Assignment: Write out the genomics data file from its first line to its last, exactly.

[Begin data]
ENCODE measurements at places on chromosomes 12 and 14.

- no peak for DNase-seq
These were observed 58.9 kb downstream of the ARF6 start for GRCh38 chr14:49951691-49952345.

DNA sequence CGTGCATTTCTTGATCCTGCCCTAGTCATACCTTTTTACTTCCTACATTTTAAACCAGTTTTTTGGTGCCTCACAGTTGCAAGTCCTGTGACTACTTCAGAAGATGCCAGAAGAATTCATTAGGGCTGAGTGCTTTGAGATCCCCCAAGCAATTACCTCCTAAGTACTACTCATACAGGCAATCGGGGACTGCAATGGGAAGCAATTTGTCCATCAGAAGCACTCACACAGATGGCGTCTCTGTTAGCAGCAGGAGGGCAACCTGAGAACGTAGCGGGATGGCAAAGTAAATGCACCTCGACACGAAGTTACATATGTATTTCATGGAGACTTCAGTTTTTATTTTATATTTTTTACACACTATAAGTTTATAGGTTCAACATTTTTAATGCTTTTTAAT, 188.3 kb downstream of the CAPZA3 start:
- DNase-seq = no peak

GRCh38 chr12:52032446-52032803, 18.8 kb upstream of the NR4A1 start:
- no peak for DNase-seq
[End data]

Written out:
ENCODE measurements at places on chromosomes 12 and 14.

- no peak for DNase-seq
These were observed 58.9 kb downstream of the ARF6 start for GRCh38 chr14:49951691-49952345.

DNA sequence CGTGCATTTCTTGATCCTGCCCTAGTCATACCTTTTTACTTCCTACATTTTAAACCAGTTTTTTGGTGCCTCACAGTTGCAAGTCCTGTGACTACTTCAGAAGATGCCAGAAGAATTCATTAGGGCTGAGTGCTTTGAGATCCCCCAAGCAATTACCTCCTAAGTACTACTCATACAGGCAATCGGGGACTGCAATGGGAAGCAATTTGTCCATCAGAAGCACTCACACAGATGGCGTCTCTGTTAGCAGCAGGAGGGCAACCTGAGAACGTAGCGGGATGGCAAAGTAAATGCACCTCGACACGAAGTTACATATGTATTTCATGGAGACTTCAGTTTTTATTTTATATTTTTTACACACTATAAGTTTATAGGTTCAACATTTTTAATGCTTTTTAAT, 188.3 kb downstream of the CAPZA3 start:
- DNase-seq = no peak

GRCh38 chr12:52032446-52032803, 18.8 kb upstream of the NR4A1 start:
- no peak for DNase-seq